blog post by Hannah Solomon, History (email@example.com) for PLNTPTH 4597
I came across this article last week and it grabbed my attention, not only because of our recent study of GMOs in [PLNTPTH 4597] class, but also because Vermont will be my home for the next three years as I attend Vermont Law School.
A bill was recently approved by the Vermont Senate 28-2 requiring that all genetically modified foods be labeled in retail outlets. If the House of Representatives approves the changes made by the Senate, the bill will go into effect on July 1, 2016. Writers of the bill, anticipating fierce resistance, have set aside money for future lawsuits.
Is forced GMO labeling a good idea? Who knows for sure. Arguments can be made in favor of both sides. Consumers have the right to know what they’re eating and the right to avoid foods that they believe to be unsafe. On the other hand, there is no evidence to support the belief that GMOs are not safe. GMO labeling will be a costly burden. Those who have not been educated about GMOs will avoid them because of negative media portrayal.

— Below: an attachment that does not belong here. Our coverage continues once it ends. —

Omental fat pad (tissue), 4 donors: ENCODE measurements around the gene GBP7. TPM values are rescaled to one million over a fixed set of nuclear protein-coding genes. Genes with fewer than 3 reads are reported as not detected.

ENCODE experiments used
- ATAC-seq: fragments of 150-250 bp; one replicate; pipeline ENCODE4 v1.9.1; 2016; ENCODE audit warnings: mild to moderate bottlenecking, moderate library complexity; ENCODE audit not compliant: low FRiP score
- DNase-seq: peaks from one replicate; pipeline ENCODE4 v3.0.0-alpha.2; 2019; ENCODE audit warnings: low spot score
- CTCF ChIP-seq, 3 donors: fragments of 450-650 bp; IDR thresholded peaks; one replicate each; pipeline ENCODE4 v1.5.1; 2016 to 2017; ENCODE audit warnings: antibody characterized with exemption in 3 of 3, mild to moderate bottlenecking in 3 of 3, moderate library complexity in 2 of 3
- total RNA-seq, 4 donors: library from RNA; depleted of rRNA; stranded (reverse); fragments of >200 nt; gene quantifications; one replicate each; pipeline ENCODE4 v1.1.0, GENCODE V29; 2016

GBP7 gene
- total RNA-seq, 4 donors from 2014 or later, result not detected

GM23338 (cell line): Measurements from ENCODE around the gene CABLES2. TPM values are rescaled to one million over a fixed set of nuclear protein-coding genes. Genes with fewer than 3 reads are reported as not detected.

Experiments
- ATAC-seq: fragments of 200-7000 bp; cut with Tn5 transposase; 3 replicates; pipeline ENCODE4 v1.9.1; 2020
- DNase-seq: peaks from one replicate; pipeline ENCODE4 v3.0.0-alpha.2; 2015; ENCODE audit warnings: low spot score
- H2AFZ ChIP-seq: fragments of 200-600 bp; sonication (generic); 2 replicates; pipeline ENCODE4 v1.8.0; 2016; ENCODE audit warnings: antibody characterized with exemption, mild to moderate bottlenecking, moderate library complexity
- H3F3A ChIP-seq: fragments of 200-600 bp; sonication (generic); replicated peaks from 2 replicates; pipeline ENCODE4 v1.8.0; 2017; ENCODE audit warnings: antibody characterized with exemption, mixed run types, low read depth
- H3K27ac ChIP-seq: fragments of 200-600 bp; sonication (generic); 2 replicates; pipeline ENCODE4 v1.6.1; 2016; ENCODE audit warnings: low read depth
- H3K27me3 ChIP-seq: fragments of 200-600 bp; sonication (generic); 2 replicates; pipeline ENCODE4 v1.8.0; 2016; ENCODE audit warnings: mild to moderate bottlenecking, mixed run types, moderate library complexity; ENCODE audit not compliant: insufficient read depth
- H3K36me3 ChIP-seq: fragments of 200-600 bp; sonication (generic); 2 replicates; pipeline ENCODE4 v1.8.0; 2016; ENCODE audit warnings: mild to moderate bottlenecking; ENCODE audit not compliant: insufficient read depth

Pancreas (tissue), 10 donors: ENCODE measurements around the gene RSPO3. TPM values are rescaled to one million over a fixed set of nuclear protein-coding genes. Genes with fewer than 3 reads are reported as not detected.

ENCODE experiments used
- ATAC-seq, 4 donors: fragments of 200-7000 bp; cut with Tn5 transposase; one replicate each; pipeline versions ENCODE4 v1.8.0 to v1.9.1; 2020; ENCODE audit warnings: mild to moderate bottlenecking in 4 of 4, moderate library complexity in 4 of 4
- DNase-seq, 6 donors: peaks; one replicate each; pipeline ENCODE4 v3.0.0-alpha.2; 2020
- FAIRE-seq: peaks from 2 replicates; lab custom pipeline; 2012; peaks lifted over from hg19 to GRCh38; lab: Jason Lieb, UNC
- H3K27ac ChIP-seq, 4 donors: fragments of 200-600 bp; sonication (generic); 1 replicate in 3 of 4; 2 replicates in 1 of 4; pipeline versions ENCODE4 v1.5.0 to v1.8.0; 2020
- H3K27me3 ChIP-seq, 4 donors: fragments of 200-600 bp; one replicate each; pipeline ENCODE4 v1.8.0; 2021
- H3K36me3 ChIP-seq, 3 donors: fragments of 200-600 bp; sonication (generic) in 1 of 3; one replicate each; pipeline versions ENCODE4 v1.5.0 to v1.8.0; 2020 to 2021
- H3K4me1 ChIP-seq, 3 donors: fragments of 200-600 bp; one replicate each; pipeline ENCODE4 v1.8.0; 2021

I’m assuming the authors of the bill took all of these arguments into account when proposing the action, and despite resistance from those who oppose GMO labeling, Vermont is well on its way to becoming the first state to pass a GMO labeling law. I’m glad I’ll be there to watch these events unfold first-hand!
This blog post was an assignment for Societal Issues: Pesticides, Alternatives and the Environment (PLNTPTH 4597). The views expressed are those of the author and do not necessarily reflect the views of the class, Department of Plant Pathology or the instructor.